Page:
Is the Continental Concept Lincoln’s new, overdue flagship sedan?

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Lincoln-Continental-ConceptLincoln has been missing a flagship offering for far longer than it should, languishing behind its American competitor Cadillac. This week, at the 2015 New York auto show, Lincoln unveiled the Continental concept—a flagship sedan carrying a legendary name. 

One of the most striking elements of the concept is the Continental’s design. Gone is the waterfall grille, instead replaced with an entirely new grille and front-end design. The front is square, with slicked back headlights and a grille reminiscent of other, high-end luxury brands.

The car looks cigar shaped with a sloping roofline to the stately trunk. The taillights are like those found on the MKC compact SUV, though flipped upside down in this instance.


Inside is where the Continental concept really shines. While the front dashboard is standard Lincoln fare with the addition of shiny brightwork bits, the rear seats are squarely designed for the executive who needs to close the business sale before he steps foot in the office on Monday morning.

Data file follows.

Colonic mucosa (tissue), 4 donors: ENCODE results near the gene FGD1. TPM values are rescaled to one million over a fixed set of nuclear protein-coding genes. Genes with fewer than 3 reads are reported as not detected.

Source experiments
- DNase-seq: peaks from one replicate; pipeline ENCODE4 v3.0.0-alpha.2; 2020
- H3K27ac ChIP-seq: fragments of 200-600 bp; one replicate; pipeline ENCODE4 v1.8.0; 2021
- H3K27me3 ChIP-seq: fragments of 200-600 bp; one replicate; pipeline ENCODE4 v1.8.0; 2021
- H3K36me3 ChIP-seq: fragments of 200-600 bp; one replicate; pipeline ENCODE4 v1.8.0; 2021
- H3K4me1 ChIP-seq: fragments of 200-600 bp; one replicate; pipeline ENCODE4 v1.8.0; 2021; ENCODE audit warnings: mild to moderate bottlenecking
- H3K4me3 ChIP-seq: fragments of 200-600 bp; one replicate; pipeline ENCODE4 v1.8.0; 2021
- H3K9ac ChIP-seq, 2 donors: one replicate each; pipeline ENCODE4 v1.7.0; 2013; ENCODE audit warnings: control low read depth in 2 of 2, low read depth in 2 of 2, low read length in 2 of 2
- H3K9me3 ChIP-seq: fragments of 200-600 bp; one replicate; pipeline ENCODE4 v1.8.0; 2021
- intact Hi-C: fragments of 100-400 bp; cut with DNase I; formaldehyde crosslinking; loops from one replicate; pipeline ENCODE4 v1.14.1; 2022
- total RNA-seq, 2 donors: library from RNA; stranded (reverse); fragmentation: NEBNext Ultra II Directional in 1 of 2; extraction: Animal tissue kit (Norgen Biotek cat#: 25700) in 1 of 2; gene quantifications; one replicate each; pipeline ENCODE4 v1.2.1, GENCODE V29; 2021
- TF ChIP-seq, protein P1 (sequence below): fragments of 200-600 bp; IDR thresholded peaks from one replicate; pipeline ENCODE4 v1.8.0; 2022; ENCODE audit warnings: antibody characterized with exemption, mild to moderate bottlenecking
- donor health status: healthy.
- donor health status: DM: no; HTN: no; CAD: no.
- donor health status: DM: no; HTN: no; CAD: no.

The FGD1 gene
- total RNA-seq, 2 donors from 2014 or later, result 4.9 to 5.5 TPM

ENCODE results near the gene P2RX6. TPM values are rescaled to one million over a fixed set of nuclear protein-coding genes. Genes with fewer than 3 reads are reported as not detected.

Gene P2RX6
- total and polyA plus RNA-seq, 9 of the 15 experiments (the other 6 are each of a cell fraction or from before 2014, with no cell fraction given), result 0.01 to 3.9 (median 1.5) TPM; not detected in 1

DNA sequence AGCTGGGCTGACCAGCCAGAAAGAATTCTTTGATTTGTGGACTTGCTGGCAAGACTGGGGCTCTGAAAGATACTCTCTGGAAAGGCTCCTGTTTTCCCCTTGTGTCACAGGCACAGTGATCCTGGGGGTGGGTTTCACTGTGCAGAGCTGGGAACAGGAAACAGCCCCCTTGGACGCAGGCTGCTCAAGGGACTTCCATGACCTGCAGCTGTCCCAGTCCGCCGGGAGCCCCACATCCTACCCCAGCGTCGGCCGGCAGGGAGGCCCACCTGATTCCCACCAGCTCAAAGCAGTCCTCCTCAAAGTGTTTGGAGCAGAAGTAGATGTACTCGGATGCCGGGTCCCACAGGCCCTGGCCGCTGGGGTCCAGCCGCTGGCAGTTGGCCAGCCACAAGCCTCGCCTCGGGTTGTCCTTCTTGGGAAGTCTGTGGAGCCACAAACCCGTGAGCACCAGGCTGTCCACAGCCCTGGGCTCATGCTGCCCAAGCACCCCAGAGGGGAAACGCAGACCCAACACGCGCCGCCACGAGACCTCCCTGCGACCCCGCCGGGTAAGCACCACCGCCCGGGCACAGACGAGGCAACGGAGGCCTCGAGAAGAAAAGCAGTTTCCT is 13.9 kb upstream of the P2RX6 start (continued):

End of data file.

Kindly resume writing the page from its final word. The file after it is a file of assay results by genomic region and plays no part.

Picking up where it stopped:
Captain chairs are situated in the rear with a pass through center console home to such luxuries as tray tables and a champagne storage compartment. Fine materials like Venetian leather, Alcantara and sating adorn the interior. 

Under the hood is a turbocharged EcoBoost 3.0-liter V-6 engine. Horsepower and torque figures haven’t been disclosed though Lincoln said the engine will be exclusive to the luxury brand.

Lincoln has struggled the last few (read: several) years and while this may not be a sales leader for the automaker, it certainly marks a step in the right direction for the company.

Lincoln-Continental-Concept Lincoln-Continental-Concept interior

Anthony Alaniz
Born and raised in the shadows of Detroit, Anthony has been writing about the automotive industry since 2008 — before the bailouts, bankruptcies and buyouts. Industry news and car reviews are Anthony's ammunition and working for outlets including,, The Daily Telegram is the vehicle to deliver them. J-school graduate, weekend mechanic, car enthusiast and open-road connoisseur.